Calcium Pyrophosphate Disease (CPPD) Treatment Tomball, Texas
X-rays often demonstrate calcium deposits in involved joints, particularly the knee and the wrist. These deposits often have the appearance of a thin white rim lining the cartilage. While a swollen and inflamed joint coupled with the finding of soft tissue calcium deposits within the joint suggests the diagnosis, as mentioned above, many people over the age of 65 with no joint symptoms may demonstrate these calcium deposits on x-ray.
Examining a sample of joint fluid is a more accurate way of making a diagnosis. Not only can the diagnosis of CPPD be confirmed, but other possible problems, such as acute joint infection, can be ruled out. A drop of fluid can be examined under a device know as a polarized light microscope for calcium crystals, which can be distinguished from uric acid crystals found in gout by an experienced physician. There are certain obstacles to finding the calcium crystals within the joint fluid sample. The crystals of CPPD are more difficult to see under the microscope than the crystals found in gout. If the fluid is not examined within about 6 hours, the crystals may disappear. Also, the joints may not be as inflamed in certain patients with CPPD, and there may be less fluid to aspirate. To make matters more confusing, a certain number of patients have both gout and CPPD.
Laboratory tests do not help diagnose CPPD, but they do help investigate other diseases that may be associated with this condition. Over-activity of the parathyroid gland, which controls calcium levels in the body, under-activity of the thyroid gland, low magnesium levels, and a disease causing iron overload known as hemochromatosis are all seen in increased frequency in patients with CPPD and should be considered and screened for with blood tests. While identifying these associated diseases is important, treating them does not remove calcium crystal from the joint or reduce joint symptoms. CPPD still must be treated separately.
Non-steroidal anti-inflammatory drugs (NSAIDs) reduce symptoms and joint swelling in most individuals with CPPD and may be sufficient to treat the majority of patients. Ibuprofen (Motrin), naproxen (Naprosyn), and indomethacin (Indocin) are commonly used NSAIDs but increase the risk for damage to the stomach, potentially leading to ulcers in certain patients at risk. This risk is reduced when using COX-2 selective NSAIDs such as celecoxib (Celebrex) or valdecoxib (Bextra) as well as the partially COX-2 selective drug meloxicam (Mobic).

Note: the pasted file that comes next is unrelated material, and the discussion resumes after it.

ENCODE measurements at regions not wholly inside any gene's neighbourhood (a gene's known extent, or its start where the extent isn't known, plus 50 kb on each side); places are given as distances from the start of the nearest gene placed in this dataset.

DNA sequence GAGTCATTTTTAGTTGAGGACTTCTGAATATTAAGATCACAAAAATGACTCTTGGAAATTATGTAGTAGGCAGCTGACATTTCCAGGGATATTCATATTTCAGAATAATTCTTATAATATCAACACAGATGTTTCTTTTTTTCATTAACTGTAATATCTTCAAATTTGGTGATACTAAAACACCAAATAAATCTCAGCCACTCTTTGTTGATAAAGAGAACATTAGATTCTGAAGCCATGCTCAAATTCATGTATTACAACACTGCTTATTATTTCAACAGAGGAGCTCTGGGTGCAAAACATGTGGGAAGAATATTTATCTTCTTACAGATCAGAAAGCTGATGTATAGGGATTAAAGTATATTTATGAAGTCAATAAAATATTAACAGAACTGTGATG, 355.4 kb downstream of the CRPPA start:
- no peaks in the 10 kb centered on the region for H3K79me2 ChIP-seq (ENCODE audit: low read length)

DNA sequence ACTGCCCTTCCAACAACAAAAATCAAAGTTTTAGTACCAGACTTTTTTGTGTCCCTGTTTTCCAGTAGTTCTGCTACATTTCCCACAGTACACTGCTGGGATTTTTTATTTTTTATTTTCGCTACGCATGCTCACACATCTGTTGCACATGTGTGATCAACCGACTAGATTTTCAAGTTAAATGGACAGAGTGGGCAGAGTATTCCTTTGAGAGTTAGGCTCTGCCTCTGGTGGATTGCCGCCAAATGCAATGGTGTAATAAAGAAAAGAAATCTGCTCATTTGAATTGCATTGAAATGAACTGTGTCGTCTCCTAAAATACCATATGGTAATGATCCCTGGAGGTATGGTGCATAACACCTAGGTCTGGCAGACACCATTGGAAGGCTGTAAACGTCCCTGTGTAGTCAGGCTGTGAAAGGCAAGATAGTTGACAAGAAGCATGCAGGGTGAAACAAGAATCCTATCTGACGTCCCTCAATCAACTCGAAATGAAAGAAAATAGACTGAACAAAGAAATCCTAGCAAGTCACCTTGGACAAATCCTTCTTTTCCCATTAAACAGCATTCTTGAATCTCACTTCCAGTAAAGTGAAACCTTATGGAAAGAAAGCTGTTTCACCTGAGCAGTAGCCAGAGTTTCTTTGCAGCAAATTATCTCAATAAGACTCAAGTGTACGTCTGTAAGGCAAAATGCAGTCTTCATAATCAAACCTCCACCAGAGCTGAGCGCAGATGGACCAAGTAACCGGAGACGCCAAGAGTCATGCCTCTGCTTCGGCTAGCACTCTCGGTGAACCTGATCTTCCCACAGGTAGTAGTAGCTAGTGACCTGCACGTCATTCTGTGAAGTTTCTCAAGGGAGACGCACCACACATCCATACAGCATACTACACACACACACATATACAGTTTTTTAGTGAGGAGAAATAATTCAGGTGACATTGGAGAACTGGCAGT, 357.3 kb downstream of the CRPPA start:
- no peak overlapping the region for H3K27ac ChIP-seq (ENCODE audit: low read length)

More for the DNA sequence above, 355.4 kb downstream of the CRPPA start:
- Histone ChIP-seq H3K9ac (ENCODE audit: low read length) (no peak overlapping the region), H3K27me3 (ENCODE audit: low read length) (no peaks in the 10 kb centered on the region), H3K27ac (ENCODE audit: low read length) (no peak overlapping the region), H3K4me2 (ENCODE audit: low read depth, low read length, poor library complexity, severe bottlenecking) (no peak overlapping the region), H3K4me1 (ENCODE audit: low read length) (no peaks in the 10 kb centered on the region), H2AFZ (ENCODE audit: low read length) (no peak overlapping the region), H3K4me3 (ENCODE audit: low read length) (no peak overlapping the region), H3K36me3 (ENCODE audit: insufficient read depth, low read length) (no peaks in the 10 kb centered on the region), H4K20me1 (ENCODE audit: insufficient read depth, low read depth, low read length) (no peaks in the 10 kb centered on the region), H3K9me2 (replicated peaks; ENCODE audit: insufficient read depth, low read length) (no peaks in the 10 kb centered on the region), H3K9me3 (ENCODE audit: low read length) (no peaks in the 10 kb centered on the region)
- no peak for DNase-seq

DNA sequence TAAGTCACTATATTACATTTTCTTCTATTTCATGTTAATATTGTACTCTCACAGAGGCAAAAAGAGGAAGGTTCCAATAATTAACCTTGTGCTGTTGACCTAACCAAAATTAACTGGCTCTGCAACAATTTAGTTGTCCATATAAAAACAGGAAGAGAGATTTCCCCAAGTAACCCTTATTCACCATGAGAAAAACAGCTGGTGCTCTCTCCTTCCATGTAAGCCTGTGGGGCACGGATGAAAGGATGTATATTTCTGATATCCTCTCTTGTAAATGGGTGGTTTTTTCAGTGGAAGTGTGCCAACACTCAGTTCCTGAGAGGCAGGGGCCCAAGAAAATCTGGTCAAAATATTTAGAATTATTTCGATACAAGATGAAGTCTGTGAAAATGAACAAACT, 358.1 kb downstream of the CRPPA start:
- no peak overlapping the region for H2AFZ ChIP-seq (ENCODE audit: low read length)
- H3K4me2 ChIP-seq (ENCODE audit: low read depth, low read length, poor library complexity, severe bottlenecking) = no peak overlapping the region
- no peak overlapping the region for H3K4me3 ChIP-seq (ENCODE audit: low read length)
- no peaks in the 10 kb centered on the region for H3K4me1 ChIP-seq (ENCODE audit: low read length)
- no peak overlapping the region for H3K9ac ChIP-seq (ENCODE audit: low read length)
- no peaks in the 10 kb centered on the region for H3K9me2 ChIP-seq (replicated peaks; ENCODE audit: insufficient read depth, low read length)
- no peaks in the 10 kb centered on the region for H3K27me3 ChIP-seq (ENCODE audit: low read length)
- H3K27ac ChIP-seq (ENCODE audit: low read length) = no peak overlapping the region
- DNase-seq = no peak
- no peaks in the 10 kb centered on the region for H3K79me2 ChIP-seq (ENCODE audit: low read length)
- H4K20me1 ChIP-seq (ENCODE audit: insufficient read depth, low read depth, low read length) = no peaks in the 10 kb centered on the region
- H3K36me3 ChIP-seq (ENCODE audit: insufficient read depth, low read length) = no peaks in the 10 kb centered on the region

Corticosteroids may be administered in many different forms. Most often, these agents are more appropriately given during an acute flare rather than for chronic inflammatory joint disease due to the side effects of long-term therapy (thinning of the bones, elevation of blood sugar, weight gain, cataracts, etc.). While withdrawing fluid from the joint, injecting steroids directly into the joint often provides prompt relief of swelling and pain. Intravenous infusions or injections into the muscle are rarely required to treat severe flares involving multiple joints. Oral corticosteroids can also be given short-term with few side effects; when given chronically, doses of less than 10 mg/day of prednisone or its equivalent should be used.
Colchicine is usually given orally for acute flares. Intravenous colchicine may be more effective in this setting but has the potential risk of suppressing the bone marrow’s production of blood cells. Low doses of oral colchicine given once to twice daily for those with frequent attacks of joint inflammation may reduce the frequency and/or severity of these episodes. The response seen in patients with chronic ongoing inflammatory arthritis is variable, and diarrhea is a side effect that may limit this approach. None-theless, low cost and relatively few side effects make colchicine an option worth attempting in certain patients with CPPD.
Phosphocitrate is a medication in experimental stages of development that seems to prevent formation of CPPD crystals as well as other less common calcium crystals. Studies have not yet established what role this agent may have in treating CPPD long-term.